Should Chinese be taught in African schools?

One of the toughest challenges the Chinese face as they push for investment in African countries has been the cultural barrier, especially coping with language challenges.

The gaps in communication as a result of Africans and the Chinese not sharing a common language have led to miscommunication, which in some cases has resulted in misunderstandings. In some countries, these misunderstandings have caused Chinese companies to lose investment opportunities.

While some languages are global, and therefore shared with the Chinese, like English, others have proved difficult. Portuguese, for instance, is not spoken widely by the Chinese. Portuguese is spoken in Mozambique, Cape Verde, Guinea-Bissau, Angola, São Tomé and Príncipe and Equatorial Guinea.

In fact, a recent study by the National Institute of Statistics (Mozambique) noted that the Portuguese language, though spoken widely by more than half the population of 25 million, was deterring investment in the country as businessmen struggle to grasp the language.

Having noticed the role a language plays in a country’s welfare, Rwanda, one of the fastest growing economies in the world, discarded French as its official language, and replaced it with English, a language that is spoken in about 90 percent of African countries. Though underpinning the shift is the deep and bitter dispute with France’s support for the Hutu regime that oversaw the 1994 genocide, Paul Kagame, the Rwandan president, observed that the switch is part of a wholesale realignment to attract international investors and position the country’s economy on the right footing. He said English would also reposition Rwanda as a member of the East African Community, a trade bloc made up mostly of English-speaking countries such as neighbors Uganda, Kenya and Tanzania.

Faced with language problems in African countries since their arrival almost a decade ago, the Chinese are also fast learning local languages such as Swahili, which is widely spoken in Kenya, Tanzania, Rwanda, Mozambique and Uganda.

The strong desire that has seen many Chinese enroll in colleges and universities to study local African languages is as a result of the perpetual communication breakdown between Chinese investors and local people, which has resulted in misunderstandings. This has been the root cause of unfounded remarks, particularly in rural areas in Africa, that the Chinese are in Africa to steal their resources and exploit Africa’s human resources.

Efforts by Chinese to learn about and adopt African countries’ different cultures will significantly close the gap between them and local people, boost the working relationship and kill the misunderstandings that have existed between the two for ages. There is little doubt that when Chinese Africanize themselves, they will increase their bargaining power with local people, in addition to beating emerging cutthroat competition for opportunities, especially from Japanese and Indian businessmen who have in the recent past shown huge appetite for investment and trade with African countries. Importantly, a common language will see Chinese successfully integrate with Africans.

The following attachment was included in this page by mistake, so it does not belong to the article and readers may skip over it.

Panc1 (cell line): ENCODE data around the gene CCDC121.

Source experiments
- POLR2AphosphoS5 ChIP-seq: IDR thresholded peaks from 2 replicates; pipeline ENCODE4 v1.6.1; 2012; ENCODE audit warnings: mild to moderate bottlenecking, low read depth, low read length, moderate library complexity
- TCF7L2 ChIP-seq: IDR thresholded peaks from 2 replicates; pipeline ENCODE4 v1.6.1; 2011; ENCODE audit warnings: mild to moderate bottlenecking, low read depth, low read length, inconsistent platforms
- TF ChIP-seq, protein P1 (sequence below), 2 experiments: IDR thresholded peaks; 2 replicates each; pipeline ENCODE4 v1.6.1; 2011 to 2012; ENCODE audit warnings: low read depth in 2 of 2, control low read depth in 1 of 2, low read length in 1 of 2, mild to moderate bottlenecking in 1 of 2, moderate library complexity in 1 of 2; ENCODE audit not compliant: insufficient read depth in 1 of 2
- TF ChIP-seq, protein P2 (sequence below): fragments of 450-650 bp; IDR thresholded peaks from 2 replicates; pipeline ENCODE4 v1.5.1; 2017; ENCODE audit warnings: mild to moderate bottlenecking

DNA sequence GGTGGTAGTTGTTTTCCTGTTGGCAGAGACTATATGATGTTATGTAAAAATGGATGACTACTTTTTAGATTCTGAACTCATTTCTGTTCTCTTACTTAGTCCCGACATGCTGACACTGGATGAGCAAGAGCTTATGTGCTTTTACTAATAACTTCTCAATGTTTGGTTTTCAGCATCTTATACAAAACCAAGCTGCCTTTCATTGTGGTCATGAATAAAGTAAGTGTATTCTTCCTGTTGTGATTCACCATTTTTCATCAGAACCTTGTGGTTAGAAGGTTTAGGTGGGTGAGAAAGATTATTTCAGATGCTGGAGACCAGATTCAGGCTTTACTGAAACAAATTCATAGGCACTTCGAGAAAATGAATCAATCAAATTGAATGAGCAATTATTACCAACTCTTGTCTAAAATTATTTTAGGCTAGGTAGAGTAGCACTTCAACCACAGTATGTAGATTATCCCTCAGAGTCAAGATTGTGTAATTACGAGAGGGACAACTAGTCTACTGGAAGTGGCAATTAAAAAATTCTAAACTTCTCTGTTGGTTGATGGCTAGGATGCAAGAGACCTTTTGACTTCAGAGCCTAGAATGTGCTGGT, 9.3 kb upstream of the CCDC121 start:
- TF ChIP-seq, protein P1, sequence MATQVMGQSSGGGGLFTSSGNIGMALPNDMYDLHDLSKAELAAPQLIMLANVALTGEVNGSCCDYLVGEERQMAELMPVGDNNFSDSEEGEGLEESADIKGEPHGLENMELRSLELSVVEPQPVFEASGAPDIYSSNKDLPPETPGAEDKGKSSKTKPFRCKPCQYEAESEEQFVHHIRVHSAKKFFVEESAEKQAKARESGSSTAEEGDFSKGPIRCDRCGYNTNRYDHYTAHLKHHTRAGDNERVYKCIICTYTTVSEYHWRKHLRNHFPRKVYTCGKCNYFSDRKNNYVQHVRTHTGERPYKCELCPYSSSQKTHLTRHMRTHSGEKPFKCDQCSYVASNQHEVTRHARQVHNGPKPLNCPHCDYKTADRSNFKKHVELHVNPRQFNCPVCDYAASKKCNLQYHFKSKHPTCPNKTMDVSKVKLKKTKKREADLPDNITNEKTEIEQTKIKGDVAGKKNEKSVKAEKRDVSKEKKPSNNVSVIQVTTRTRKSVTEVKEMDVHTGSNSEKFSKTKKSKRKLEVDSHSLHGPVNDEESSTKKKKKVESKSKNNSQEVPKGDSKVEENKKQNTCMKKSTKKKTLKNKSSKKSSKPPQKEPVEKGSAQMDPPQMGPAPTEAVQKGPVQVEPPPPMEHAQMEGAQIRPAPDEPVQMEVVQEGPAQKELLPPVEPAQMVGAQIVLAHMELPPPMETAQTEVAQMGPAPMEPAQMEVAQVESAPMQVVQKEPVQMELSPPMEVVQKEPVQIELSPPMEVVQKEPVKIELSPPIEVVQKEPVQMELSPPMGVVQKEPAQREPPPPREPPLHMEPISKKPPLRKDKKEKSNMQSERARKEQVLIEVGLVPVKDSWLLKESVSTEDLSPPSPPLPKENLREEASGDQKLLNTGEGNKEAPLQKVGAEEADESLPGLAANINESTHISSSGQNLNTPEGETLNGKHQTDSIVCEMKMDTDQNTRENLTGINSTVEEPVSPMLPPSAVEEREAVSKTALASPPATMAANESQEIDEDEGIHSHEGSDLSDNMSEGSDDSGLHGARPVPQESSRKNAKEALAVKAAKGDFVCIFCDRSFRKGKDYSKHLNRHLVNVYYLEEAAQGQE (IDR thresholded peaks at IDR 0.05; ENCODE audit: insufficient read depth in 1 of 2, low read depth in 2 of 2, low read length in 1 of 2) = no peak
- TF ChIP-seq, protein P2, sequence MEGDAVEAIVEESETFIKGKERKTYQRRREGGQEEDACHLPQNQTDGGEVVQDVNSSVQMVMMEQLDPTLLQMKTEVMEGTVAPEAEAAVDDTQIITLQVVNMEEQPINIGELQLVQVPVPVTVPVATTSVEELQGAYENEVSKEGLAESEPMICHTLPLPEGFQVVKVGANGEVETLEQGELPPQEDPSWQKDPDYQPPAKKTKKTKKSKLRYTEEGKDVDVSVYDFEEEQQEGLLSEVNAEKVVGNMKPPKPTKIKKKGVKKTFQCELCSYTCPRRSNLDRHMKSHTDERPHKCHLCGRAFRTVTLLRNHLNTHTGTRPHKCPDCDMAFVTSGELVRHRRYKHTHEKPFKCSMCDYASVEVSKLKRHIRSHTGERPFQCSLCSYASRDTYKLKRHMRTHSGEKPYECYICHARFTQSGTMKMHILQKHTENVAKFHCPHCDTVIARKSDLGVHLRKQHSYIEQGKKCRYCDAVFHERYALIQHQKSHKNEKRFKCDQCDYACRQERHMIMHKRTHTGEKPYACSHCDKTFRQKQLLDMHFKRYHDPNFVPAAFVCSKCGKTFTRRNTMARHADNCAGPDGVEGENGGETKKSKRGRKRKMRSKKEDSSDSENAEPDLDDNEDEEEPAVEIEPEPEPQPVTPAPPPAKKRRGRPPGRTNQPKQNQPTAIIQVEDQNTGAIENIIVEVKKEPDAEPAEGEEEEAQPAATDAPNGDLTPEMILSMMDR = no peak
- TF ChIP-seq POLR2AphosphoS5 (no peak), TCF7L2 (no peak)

Besides local institutions in different African countries teaching the Chinese people local languages, Beijing-based Communication University of China is playing a pivotal role in preparing young Chinese as they look to venture to and explore Africa. The university has taught Swahili for decades. Most of its students have ventured out of China to Africa, particularly in East African countries where they help in the running of Chinese businesses.

By adopting African dialects, and even intermarrying with local people, China is not only gaining support in the continent but also breaking the cultural barriers that had defeated its Asian counterparts, particularly the Indians and the Japanese.

The biggest challenge ahead now is for the Chinese to take a step and start teaching Africans their language. Today, most Africans speak Western languages such as French, German and English, thanks to the colonialists. It is time, too, for the Chinese language to be inculcated in African countries’ education system.

It is already being done through Confucius Institutes, but the scale is not large enough for the millions of Africans who yearn to learn the “strange” language. More institutions need to be set up, or collaborations with colleges established, so that the Chinese language can be taught as early as when students are at the primary level.

Surely, as Nelson Mandela once said, “If you talk to a man in a language he understands, that goes to his head. If you talk to him in his language, that goes to his heart.” Over to you, China and Africa.

Source: Global Times

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